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What to Watch: May clings on, trade wars hit markets, and profits jump at B&M and Young's

Oscar Williams-Grut
Senior City Correspondent, Yahoo Finance UK
Ex-Leader of the House of Commons, Andrea Leadsom, arrives at her home after announcing her resignation from government on 22 May 2019. Photo: Peter Summers/Getty Images

Here are the top business, market, and economic stories you should be watching today in the UK, Europe, and abroad:

May clings on

Prime Minister Theresa May has survived pressure from her own cabinet on Wednesday to resign although commentators say she could still resign within days.

May faced a rebellion within her own government after offering MPs a vote on whether to hold a second referendum on Brexit if they backed her withdrawal deal. Many Brexit supporting Conservative MPs thought this was unacceptable and Andrea Leadsom, the leader of the House of Commons, last night resigned from government in protest.

“The pound has continued to slide, not surprising given what’s going in at Westminster right now, with Prime Minister Theresa May rocked by the resignation of Andrea Leadsom,” Michael Hewson, chief market analyst at CMC Markets, said.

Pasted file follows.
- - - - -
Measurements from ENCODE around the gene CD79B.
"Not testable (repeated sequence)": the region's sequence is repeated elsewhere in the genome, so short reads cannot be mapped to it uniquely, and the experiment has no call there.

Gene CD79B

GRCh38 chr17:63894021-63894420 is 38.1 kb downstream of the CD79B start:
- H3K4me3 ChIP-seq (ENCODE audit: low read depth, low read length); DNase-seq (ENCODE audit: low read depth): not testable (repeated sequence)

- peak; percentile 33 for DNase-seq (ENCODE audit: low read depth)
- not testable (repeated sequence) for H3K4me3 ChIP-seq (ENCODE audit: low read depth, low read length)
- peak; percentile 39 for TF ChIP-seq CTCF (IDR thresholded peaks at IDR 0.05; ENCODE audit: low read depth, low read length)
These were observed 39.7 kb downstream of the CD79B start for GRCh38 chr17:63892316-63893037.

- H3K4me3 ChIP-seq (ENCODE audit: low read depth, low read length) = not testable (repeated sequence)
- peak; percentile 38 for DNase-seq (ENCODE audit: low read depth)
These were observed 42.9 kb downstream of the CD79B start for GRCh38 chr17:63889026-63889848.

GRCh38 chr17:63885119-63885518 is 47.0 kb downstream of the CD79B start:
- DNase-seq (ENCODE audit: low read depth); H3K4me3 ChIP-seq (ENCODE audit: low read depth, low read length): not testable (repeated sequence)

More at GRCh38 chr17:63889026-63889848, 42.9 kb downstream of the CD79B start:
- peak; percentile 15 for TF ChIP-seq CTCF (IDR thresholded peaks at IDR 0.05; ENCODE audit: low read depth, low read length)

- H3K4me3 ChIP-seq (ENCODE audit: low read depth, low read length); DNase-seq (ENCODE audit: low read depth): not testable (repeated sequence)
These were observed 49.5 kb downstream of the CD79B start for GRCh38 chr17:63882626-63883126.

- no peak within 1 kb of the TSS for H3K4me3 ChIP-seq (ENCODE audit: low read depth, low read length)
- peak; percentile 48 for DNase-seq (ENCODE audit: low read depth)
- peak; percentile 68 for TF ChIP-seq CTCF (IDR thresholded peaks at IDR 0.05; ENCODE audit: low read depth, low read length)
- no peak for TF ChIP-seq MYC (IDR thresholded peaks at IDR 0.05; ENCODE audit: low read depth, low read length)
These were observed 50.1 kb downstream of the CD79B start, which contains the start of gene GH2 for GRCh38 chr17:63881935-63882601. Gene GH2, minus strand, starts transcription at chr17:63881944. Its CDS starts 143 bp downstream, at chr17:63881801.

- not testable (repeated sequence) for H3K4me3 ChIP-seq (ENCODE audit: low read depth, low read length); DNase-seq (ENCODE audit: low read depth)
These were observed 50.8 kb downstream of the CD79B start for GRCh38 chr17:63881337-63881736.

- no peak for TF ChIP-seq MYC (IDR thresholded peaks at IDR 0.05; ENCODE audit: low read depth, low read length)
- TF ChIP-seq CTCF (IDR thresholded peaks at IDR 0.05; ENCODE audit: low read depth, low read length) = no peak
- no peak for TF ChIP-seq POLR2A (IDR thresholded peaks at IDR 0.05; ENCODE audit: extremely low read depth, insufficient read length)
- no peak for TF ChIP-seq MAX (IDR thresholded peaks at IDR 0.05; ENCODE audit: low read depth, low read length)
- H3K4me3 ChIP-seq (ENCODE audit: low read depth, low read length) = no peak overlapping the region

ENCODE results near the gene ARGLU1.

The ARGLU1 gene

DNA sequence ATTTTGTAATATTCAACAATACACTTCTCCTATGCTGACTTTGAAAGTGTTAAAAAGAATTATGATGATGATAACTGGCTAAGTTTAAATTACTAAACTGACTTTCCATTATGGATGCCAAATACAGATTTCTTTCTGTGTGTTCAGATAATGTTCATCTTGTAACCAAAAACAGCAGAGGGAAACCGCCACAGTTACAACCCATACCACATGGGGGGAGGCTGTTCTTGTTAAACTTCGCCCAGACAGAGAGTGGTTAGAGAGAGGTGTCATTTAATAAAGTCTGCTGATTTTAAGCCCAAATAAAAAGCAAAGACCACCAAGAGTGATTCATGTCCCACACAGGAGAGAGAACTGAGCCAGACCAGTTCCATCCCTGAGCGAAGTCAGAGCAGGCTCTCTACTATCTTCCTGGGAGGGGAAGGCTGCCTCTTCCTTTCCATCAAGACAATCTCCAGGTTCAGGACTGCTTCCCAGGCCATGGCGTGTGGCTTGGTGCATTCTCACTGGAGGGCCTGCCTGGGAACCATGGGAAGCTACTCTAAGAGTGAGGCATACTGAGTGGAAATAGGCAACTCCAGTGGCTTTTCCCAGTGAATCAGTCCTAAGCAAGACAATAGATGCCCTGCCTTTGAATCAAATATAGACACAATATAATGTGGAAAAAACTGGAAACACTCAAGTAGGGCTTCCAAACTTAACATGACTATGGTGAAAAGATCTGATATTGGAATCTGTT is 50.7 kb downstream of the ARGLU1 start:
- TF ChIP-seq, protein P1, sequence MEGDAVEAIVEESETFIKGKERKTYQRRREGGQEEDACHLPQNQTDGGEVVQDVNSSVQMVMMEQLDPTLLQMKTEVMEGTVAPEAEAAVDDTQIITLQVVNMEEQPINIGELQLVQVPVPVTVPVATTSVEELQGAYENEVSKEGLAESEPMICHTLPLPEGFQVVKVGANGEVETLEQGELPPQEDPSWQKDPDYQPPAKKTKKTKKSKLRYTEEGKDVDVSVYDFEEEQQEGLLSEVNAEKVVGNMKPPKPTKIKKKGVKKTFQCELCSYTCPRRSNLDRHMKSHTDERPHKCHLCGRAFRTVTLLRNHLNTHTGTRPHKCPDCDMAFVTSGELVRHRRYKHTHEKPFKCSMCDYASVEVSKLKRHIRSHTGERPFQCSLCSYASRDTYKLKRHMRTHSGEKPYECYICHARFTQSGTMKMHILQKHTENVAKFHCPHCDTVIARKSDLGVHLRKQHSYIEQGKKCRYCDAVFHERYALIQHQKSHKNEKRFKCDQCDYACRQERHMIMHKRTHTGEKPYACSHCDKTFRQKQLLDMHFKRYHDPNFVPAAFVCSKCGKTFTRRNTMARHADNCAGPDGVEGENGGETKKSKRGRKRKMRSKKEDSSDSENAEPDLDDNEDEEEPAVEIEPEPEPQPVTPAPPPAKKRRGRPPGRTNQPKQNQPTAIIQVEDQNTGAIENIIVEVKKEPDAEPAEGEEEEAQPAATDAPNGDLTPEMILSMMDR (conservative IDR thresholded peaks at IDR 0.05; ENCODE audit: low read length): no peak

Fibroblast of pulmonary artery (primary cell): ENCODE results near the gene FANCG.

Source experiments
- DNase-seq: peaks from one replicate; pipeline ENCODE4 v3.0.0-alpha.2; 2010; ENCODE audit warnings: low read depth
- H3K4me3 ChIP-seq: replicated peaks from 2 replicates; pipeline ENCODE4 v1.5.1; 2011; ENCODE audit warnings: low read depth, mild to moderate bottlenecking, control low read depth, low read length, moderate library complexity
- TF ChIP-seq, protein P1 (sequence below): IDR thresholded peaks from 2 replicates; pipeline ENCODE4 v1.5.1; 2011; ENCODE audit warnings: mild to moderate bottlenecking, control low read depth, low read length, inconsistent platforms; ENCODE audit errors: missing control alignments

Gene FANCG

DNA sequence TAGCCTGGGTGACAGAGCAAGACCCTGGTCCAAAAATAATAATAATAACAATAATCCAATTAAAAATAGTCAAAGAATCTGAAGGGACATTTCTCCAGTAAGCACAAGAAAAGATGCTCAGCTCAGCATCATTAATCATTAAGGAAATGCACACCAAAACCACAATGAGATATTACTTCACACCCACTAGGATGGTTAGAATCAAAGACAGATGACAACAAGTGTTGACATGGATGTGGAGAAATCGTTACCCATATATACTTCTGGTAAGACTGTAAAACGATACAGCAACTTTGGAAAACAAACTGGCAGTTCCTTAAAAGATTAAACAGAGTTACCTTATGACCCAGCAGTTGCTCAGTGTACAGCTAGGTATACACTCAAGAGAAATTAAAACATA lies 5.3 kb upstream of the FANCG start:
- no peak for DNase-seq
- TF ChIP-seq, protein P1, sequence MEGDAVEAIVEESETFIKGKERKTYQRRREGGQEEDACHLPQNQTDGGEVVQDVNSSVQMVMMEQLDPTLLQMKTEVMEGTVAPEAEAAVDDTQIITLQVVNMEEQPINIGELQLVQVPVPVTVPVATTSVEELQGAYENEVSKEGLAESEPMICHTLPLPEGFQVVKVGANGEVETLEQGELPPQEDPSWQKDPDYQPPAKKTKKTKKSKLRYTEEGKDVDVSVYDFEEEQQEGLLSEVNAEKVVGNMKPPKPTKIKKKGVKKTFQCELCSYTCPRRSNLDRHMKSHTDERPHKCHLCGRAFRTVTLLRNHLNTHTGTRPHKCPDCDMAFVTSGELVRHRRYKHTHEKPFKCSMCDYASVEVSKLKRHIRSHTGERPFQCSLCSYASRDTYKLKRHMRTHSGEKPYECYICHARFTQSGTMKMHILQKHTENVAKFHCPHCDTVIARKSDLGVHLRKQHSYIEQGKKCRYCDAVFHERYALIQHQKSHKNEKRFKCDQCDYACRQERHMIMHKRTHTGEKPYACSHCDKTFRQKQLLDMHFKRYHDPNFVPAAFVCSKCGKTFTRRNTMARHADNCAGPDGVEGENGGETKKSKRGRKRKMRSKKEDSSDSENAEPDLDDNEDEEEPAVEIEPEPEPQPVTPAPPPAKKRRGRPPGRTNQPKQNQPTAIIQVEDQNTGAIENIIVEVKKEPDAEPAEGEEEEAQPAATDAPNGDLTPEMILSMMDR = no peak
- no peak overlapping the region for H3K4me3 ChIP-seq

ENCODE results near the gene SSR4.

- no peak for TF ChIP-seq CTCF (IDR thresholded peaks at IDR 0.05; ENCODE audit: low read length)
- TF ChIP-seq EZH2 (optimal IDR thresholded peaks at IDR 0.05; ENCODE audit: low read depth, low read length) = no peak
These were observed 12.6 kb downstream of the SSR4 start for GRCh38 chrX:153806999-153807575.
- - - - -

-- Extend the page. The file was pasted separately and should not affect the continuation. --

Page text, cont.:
The pound was down 0.3% against the dollar to $1.26 (GBPUSD=X) and down by 0.2% against the euro to €1.13 (GBPEUR=X).

“The sands of time appear to be running out for the Prime Minister as European elections start today,” Hewson said.

“While it is unlikely that the Prime Minister will go today, she could well be gone by Monday when it becomes apparent how badly the Conservative party has done in today’s European poll.”

Trade war fears hit markets

Global stock markets are also under pressure amid revived fears over the trade war between the US and China.

Overnight Panasonic (6752.T) joined Google (GOOGL), EE, Vodafone (VOD.L), Qualcomm (QCOM), and ARM in suspending business with Huawei to comply with US sanctions.

“Whatever relief was generated by the announcement a 90-day grace period earlier in the week has completely dissipated, as investors fret over the damage this nascent tech Cold War is doing to the chance of a positive outcome to the US-China trade battle,” Connor Campbell, a financial analyst with SpreadEx, said.

Britain's FTSE 100 (^FTSE) was down by 0.6%, Germany's DAX (^GDAXI) was down by 1.3%, France's CAC 40 (^FCHI) was down by 1.1%, and the Euronext 100 (^N100) was down by 1%.

Asian markets were lower overnight. Japan's Nikkei 225 (^N225) was down by 0.6%, Hong Kong's Hang Seng index (^HSI) was down by 1.7%, but China's benchmark Shanghai Composite (000001.SS) was down by 1.3%.

B&M profits jump

Retailer B&M (BME.L) has reported an 8.7% increase in annual pre-tax profits to £249.4m.

Revenue was up 17.1% at £3.49bn in the 52 weeks to March 30.

Chief executive Simon Arora said: “B&M has again delivered strong results against the challenging backdrop of continued structural change in our industry, rising costs and uncertain times for consumers, demonstrating that its value credentials remain as resonant as ever with customers, whether they need a bargain or just enjoy one.”

... and good cheer for pubs too

Pub group Young’s (YNGA.L) has also reported a rise in profits, while rival Mitchell’s & Butlers (MAB.L) has returned to operating profit growth.